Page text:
Example of when you can’t deduct HELOC interest
Using a HELOC for any personal expense unrelated to improving your first or second home wouldn’t qualify for a tax deduction. For example, if you buy a car, interest paid on a HELOC to cover the cost wouldn’t qualify for the tax deduction. Suppose you take out a HELOC to cover other expenses, like adoption or education costs. That interest wouldn’t be deductible, either.
How the mortgage interest tax deductible process works
During tax season, you’ll file Form 1040 or 1040-SR and use Schedule A to itemize deductions. Mortgage companies should send you Form 1098, Mortgage Interest Statement, at the end of the year, which can help you fill out the form.
Whether it makes sense to itemize mortgage interest depends on how many other deductions you have. For 2022, the standard deduction is $12,950 for single filers, $25,900 for joint filers and $19,400 for heads of household. If mortgage interest and other itemized deductions don’t surpass this amount, taking the standard deduction may be the way to go.
How to claim a HELOC interest deduction on taxes
If you have a HELOC and want to deduct interest, here are the steps to take next.
- Determine whether your credit line qualifies. A HELOC needs to be secured by your primary residence or second home. To get the full deduction, your total mortgage debt must be below $750,000 (or $1 million if you borrowed before 2018).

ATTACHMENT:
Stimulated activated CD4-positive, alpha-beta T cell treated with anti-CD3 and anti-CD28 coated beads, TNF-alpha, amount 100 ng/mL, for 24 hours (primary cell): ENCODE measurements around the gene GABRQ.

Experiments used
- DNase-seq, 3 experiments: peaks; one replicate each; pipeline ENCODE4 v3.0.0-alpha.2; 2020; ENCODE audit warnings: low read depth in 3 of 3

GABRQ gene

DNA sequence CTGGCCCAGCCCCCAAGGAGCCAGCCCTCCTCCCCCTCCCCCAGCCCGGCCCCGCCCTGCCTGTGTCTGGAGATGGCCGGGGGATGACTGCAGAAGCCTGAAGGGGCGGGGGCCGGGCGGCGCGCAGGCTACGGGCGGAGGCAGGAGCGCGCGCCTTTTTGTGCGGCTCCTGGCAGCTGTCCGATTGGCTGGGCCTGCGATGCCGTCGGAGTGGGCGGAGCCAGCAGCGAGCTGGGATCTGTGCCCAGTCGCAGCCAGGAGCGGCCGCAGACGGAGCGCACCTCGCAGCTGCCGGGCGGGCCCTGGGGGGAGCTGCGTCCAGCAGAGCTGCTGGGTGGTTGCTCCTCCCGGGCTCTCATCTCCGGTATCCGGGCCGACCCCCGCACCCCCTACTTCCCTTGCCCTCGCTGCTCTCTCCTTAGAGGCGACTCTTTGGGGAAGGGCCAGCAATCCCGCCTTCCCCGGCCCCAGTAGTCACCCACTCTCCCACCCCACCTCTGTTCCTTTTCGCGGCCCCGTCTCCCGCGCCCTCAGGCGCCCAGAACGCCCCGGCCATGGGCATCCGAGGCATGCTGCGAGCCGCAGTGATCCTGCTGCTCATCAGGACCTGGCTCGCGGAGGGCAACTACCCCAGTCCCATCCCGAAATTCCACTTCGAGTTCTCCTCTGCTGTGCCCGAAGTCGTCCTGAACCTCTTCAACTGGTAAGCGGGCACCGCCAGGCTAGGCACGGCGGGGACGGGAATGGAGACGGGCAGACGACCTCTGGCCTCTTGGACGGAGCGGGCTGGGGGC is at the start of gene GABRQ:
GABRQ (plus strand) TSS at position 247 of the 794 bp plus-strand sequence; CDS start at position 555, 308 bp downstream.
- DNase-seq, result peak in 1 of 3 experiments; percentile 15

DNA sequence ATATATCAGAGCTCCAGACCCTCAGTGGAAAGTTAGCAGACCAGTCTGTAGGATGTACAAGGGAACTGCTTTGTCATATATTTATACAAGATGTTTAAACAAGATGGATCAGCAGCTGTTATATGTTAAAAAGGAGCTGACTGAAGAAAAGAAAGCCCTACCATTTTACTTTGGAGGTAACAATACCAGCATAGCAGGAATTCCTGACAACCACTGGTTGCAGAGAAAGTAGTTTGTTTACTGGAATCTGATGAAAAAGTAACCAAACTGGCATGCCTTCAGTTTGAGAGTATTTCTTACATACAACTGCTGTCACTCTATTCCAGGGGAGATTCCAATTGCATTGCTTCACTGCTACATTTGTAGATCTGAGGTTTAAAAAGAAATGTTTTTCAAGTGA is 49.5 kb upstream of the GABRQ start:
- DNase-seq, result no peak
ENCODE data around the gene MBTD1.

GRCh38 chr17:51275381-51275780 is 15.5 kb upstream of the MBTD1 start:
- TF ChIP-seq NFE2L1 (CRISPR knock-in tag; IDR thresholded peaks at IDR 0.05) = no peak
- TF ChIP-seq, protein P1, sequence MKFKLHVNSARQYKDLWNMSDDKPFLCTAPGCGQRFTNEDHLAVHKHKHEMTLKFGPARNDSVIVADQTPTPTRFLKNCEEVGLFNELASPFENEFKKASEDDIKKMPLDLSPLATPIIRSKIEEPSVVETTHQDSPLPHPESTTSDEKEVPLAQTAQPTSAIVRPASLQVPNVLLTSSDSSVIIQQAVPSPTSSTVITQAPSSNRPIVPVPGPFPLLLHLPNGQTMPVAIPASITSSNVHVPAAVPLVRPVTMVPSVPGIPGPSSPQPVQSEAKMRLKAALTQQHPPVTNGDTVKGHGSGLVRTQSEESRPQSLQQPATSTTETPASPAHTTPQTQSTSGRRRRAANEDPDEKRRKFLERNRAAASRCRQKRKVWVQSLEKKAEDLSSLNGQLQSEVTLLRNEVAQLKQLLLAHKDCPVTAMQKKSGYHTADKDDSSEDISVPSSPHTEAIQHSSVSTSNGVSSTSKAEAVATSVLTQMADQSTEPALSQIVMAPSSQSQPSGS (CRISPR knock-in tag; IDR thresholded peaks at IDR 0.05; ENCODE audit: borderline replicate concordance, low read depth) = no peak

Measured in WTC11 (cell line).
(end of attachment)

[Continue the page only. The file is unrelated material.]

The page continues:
- Confirm how you used HELOC funds. Your HELOC must be used on qualifying expenses — like a home upgrade, renovation or remodel — to be eligible for the interest tax deduction.
- Pull the receipts. Keep receipts of purchases you made for your home renovation project as a backup to prove you used HELOC funds for home upgrades.
- Gather financial documents. Your mortgage lender should send you Form 1098 to report interest paid on tax documents. You can also assemble your own mortgage statements to confirm what’s on the mortgage lender’s final statement for the year.
- Complete Schedule A. With the help of a tax preparer, tax software or by hand, complete Schedule A to itemize your deductions and attach it to Form 1040 for your tax filing.
The difference between a HELOC and a home equity loan
Interest paid on both HELOCs and home equity loans may be tax deductible, but these debt vehicles work differently from one another. Both HELOCs and home equity loans let you borrow money from home equity, but one is a form of revolving credit while the other is an installment loan.
With a HELOC, you draw the money you need from the credit line like a credit card, and you’re only charged interest on the balance. A home equity loan, sometimes called a second mortgage, is an installment loan that provides you with a lump sum, and the balance is repaid in equal payments. Interest applies to that lump sum you’ve borrowed until it’s entirely paid off.
Tax software could help you determine if you qualify for the mortgage interest tax deduction by asking questions about what you borrowed and how you used the money.
But whenever you’re in doubt about your tax filing, consider calling in a professional. They can run through your financial situation and tax scenario to determine if you can deduct interest, and knowing a tax code expert looked at your filing could give you peace of mind.